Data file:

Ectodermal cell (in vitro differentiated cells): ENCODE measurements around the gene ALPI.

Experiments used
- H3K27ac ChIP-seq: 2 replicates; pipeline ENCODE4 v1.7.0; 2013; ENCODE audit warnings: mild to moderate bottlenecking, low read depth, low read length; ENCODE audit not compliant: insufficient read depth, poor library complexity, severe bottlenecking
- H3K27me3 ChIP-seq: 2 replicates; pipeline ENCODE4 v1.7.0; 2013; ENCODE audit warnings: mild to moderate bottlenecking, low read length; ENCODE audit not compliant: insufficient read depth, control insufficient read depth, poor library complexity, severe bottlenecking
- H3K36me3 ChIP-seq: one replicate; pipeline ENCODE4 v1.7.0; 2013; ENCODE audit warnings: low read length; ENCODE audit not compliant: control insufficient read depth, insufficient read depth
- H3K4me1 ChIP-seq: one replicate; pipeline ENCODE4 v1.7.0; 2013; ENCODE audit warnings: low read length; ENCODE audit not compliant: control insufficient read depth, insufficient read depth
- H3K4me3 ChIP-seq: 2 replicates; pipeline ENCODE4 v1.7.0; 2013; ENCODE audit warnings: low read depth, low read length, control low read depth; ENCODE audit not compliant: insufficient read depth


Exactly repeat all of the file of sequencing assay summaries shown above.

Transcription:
Ectodermal cell (in vitro differentiated cells): ENCODE measurements around the gene ALPI.

Experiments used
- H3K27ac ChIP-seq: 2 replicates; pipeline ENCODE4 v1.7.0; 2013; ENCODE audit warnings: mild to moderate bottlenecking, low read depth, low read length; ENCODE audit not compliant: insufficient read depth, poor library complexity, severe bottlenecking
- H3K27me3 ChIP-seq: 2 replicates; pipeline ENCODE4 v1.7.0; 2013; ENCODE audit warnings: mild to moderate bottlenecking, low read length; ENCODE audit not compliant: insufficient read depth, control insufficient read depth, poor library complexity, severe bottlenecking
- H3K36me3 ChIP-seq: one replicate; pipeline ENCODE4 v1.7.0; 2013; ENCODE audit warnings: low read length; ENCODE audit not compliant: control insufficient read depth, insufficient read depth
- H3K4me1 ChIP-seq: one replicate; pipeline ENCODE4 v1.7.0; 2013; ENCODE audit warnings: low read length; ENCODE audit not compliant: control insufficient read depth, insufficient read depth
- H3K4me3 ChIP-seq: 2 replicates; pipeline ENCODE4 v1.7.0; 2013; ENCODE audit warnings: low read depth, low read length, control low read depth; ENCODE audit not compliant: insufficient read depth